The Parent Trap: How to Stop Overloading Parents and Fix Our Inequality Crisis
How parents have been set up to fail, and why helping them succeed is the key to achieving a fair and prosperous society. A next Big Idea Club nominee.
Few people realize that raising children is the single largest industry in the United States. Yet this vital work receives little political support, and its primary workers—parents—labor in isolation. If they ask for help, they are made to feel inadequate; there is no centralized organization to represent their interests; and there is virtually nothing spent on research and development to help them achieve their goals. It’s almost as if parents are set up to fail—and the result is lost opportunities that limit children’s success and make us all worse off. In The Parent Trap, Nate Hilger combines cutting-edge social science research, revealing historical case studies, and on-the-ground investigation to recast parenting as the hidden crucible of inequality.
Parents are expected not only to care for their children but to help them develop the skills they will need to thrive in today’s socioeconomic reality—but most parents, including even the most caring parents on the planet, are not trained in skill development and lack the resources to get help. How do we fix this? The solution, Hilger argues, is to ask less of parents, not more. America should consider child development a public investment with a monumental payoff. We need a program like Medicare—call it Familycare—to drive this investment. To make it happen, parents need to organize to wield their political power on behalf of children—who will always be the largest bloc of disenfranchised people in this country.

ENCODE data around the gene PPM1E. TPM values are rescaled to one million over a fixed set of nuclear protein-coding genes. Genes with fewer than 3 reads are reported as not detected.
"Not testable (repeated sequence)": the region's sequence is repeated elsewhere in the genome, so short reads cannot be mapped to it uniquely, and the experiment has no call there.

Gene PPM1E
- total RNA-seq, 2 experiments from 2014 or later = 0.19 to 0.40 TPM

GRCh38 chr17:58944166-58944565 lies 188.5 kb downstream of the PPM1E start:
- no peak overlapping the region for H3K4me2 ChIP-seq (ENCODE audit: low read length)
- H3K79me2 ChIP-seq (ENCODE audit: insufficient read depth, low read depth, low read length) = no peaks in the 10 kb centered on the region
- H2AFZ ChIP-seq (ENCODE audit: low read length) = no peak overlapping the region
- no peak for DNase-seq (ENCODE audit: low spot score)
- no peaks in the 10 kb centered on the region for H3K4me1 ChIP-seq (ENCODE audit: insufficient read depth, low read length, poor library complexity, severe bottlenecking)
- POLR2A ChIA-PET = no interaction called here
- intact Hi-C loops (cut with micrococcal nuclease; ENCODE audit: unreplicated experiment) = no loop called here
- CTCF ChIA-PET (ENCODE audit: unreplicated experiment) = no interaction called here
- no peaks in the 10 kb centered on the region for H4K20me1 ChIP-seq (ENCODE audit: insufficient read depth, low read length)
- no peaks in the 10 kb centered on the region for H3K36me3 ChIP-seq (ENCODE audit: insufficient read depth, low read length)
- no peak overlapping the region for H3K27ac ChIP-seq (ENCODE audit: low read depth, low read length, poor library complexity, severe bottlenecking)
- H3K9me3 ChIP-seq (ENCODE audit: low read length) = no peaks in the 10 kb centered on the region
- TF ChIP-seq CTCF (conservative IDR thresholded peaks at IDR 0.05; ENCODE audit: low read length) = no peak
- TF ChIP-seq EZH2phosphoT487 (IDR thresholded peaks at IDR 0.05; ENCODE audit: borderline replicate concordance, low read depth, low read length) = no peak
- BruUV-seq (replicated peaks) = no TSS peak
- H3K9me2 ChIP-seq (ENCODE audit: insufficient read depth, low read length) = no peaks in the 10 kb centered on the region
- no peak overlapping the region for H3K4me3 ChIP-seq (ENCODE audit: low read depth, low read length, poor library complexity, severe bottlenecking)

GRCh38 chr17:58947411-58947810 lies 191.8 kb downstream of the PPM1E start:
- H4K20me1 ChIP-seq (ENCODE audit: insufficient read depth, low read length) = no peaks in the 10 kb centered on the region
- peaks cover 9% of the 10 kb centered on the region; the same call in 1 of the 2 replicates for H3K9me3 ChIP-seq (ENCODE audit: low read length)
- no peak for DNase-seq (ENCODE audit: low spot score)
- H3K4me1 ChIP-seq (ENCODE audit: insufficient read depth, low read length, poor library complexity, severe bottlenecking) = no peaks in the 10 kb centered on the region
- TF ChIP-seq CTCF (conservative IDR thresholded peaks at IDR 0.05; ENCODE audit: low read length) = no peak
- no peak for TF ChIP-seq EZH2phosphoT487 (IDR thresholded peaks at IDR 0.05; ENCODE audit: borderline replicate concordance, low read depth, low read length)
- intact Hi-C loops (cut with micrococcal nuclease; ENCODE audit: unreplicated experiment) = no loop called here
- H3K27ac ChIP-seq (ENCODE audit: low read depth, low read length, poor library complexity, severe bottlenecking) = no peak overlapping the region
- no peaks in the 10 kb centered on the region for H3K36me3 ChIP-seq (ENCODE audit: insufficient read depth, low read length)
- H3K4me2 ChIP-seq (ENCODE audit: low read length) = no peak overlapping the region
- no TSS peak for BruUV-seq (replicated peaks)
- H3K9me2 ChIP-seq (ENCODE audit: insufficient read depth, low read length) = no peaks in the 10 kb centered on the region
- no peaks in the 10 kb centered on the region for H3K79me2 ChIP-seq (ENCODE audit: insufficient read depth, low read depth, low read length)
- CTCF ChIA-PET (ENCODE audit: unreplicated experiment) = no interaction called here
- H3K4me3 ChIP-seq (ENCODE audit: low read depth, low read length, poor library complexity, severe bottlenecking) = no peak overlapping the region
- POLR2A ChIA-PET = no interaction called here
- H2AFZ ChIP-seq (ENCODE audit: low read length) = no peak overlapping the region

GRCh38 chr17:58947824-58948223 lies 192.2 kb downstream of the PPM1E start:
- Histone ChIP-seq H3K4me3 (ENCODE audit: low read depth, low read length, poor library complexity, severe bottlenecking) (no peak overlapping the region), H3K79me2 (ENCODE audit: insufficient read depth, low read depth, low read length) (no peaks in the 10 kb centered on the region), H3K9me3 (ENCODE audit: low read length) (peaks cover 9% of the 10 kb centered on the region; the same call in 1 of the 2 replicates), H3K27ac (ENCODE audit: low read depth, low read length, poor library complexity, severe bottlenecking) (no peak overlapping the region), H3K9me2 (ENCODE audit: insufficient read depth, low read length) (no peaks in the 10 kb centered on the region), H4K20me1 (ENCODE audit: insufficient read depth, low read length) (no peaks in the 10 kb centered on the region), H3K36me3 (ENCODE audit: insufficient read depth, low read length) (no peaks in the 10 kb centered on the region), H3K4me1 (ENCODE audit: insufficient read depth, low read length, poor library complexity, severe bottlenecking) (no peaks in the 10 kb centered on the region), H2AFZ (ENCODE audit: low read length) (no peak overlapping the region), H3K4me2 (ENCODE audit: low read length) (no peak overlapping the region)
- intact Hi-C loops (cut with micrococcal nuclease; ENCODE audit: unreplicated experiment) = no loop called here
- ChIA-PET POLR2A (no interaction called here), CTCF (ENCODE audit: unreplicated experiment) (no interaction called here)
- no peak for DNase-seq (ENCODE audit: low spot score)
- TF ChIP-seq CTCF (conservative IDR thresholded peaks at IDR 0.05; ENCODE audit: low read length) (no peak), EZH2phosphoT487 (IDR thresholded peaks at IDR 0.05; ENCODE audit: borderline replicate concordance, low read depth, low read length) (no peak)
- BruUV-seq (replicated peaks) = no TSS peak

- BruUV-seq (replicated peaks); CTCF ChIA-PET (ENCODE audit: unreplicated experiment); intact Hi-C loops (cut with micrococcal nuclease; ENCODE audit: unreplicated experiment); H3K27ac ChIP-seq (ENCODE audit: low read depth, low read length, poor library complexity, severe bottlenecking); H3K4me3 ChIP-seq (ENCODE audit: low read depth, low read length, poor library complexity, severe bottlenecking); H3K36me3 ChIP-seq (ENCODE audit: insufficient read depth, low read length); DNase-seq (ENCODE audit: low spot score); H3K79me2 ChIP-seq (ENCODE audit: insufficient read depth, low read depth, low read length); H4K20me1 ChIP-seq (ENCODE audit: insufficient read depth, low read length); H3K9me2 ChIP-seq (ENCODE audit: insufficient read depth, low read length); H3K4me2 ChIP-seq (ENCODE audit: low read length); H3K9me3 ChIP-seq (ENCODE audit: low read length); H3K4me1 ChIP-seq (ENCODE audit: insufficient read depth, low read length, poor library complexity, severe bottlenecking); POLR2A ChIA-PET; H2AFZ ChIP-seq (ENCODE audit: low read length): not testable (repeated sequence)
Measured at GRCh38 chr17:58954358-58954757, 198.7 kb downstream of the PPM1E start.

The Parent Trap exposes the true costs of our society’s unrealistic expectations around parenting and lays out a profoundly hopeful blueprint for reform.
About the Author
Nate G. Hilger is an economist and data scientist in Silicon Valley. His work on the origins of success in children has been featured in the New York Times, the Washington Post, the Atlantic, and other media outlets. He has published articles in the Quarterly Journal of Economics and other leading academic journals.